Posts Tagged ‘amazon kindle’

Why Should Anyone Read This?

September 13, 2012

“The Writer’s Pen”

I usually try to resist tooting my own horn (and I usually fail miserably, but I do try).

As an indie writer it’s important to get the word out about your work, because there’s no large publishing conglomerate pushing information about your latest-and-greatest literary effort to the public.

No sexy ad campaign. No colorful billboards. No radio interviews or speaking engagements.

You have to get the word out all by yourself.

But, when you do that, where do you draw the line between marketing effort and general annoyance?

A Fine Line
I don’t want to slam “buy my books” all over the place (although there are less-than-subtle links to places to buy them all along the margin of the blog, and frequently here in the text). I hope to actually have folks read what I write here because it’s occasionally interesting.

So I will only mention once that my debut novel “Reichold Street” was chosen as the Gold Medal Winner (young adult genre) in the 2012 Readers Favorite Awards, and let it go at that. Although you really should take a look at it. You might like it. Here’s the book trailer.

‘Nuff said.

Here’s the “Reichold Street” trailer:


What Am I Waiting For?

July 16, 2012

“The Mailbox” © R.L. Herron

I took this picture of a rural mailbox some time ago. I’ve used it before, but it seemed somehow appropriate to use it again today. Why? Because I’ve just been sitting around, waiting, as if there were something coming in the mail I didn’t want to miss.

This morning I couldn’t have told you what it was I might be waiting for. Not even if you held a hot poker to my face and threatened to brand me. I honest-to-God didn’t know what it could be.

I thought perhaps it was that elusive noun called “inspiration” I was trying to find, now that the nine-to-five routine is behind me and I’ve taken to writing full time. But that wasn’t it. My mind is full of stories.

I published my debut novel last March, and completed two different short story collections in May. I tell everyone I’m working on my next novel, but my normal writing routine of a thousand words a day is woefully behind schedule.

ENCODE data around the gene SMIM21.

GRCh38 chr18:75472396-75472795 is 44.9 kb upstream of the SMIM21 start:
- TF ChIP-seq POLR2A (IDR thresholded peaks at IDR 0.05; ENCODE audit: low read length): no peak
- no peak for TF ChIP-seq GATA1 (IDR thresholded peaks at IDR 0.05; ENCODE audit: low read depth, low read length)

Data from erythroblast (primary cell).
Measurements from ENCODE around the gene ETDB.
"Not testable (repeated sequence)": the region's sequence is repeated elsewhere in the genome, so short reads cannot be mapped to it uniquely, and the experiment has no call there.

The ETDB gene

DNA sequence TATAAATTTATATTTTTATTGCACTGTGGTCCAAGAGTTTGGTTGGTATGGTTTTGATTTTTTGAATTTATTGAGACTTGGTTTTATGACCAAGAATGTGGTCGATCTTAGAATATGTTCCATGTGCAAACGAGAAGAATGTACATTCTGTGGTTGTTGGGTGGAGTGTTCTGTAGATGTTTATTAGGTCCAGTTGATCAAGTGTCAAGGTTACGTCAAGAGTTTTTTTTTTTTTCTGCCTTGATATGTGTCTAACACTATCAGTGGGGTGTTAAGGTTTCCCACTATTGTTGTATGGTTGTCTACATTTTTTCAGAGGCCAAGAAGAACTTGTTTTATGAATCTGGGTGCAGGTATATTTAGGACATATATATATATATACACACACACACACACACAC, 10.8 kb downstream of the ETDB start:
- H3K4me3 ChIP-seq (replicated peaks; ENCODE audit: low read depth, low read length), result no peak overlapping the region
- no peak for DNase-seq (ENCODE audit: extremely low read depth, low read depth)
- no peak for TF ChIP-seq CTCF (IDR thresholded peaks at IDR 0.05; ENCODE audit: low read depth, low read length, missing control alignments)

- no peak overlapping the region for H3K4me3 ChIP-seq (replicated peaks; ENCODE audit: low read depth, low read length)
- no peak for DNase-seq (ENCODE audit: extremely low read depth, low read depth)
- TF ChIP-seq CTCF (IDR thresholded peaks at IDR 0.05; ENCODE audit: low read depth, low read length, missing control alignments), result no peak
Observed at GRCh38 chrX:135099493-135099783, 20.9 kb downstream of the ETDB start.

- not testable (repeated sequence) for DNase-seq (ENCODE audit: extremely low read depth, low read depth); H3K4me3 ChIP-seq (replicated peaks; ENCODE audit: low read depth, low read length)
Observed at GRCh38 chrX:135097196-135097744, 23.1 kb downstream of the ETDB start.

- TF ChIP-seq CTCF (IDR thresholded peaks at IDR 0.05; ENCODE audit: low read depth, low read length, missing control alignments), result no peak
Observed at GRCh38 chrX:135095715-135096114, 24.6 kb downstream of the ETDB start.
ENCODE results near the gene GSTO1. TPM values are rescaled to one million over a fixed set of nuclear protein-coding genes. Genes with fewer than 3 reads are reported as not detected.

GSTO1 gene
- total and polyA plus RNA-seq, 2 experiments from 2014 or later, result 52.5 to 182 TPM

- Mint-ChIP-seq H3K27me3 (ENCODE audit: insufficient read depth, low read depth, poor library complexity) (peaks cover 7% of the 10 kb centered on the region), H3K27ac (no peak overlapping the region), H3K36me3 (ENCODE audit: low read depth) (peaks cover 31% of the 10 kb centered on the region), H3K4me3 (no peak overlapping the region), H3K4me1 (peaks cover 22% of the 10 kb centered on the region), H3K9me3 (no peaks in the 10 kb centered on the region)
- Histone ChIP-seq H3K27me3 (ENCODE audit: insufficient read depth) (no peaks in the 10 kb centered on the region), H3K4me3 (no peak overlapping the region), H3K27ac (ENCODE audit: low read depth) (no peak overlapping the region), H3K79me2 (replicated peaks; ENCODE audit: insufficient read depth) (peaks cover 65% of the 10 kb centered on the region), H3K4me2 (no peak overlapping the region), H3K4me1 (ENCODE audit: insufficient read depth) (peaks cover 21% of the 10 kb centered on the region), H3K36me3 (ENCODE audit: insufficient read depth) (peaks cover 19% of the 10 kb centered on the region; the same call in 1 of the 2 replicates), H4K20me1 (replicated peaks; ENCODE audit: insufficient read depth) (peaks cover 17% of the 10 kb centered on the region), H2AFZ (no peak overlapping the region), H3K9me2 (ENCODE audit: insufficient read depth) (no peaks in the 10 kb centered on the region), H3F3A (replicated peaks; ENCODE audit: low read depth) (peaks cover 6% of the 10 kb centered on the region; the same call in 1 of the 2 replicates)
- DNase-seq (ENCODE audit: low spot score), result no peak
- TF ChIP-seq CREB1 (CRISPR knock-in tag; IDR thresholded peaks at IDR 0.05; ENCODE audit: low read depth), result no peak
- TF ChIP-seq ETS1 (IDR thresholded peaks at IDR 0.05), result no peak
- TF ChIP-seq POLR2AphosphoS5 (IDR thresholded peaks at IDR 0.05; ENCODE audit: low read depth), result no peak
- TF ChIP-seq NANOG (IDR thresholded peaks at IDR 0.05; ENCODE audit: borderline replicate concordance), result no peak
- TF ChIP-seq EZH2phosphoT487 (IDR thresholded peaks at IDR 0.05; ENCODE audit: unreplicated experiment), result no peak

For the past two months I’ve been trying to figure out how to get some positive marketing out for those first books. How to drive traffic to this blog or to my web site, Broken Glass. Despite being in advertising and marketing for all those years, it’s hard work.

On the plus side, my novel, “Reichold Street” is one of the finalists for the 2012 Readers Favorite Award and I’ll be heading to the Miami International Book Fair for the ceremony this fall.

I’d much rather be writing, not that it’s easier. It isn’t. It’s damn hard work. It’s just more fulfilling. Not writing feels like giving up. And, as I rediscovered talking to one of my blog followers today, it’s something I promised not to do.

So, I’m headed back to the keyboard for a while to catch up with the number of words I should have cranked out by now. Thanks again for the reminder, Pop.

Print on Demand

July 8, 2012

Photo © Judith K. Hackstock

I know a lot of people who swore they would never buy an e-Book. “Why would I want to curl up with a computer to read? I like the feel of real books.”

Many of these same people now carry around their Kindle, or Nook, or i-Pad everywhere they go and, guess what? There are an awful lot of books downloaded on these devices.

Publisher’s Weekly announced that unit sales of print books fell 10.2% in the first six months of 2011. In a survey taken six months earlier, PW found that, among the major formats, e-Book sales across all categories had risen 38.9%.

Is this the demise of printed books?

Maybe. Maybe not.

I used to think print was here to stay. As a writer, and an avid reader, I really, really liked printed books. That was until I ran out of bookshelf space.

Last year alone, I donated 175 hardcover and paperback books to charity, because I no longer had any place to store them, and they were worth more as a donation than I could get for them anywhere else.

I bought a Kindle and was amazed – and delighted – at the 30 novels downloaded onto it for an extended absence from home. Simple and convenient, and astoundingly easy to use, it was a most convincing argument for the death of printed books.

Then I recently read a fascinating blog that told me about a new print-on-demand machine sold by On Demand Books that allows you, for about one cent per page, to print and bind a novel in the time it takes the barista at your favorite coffee house to make your double latte.


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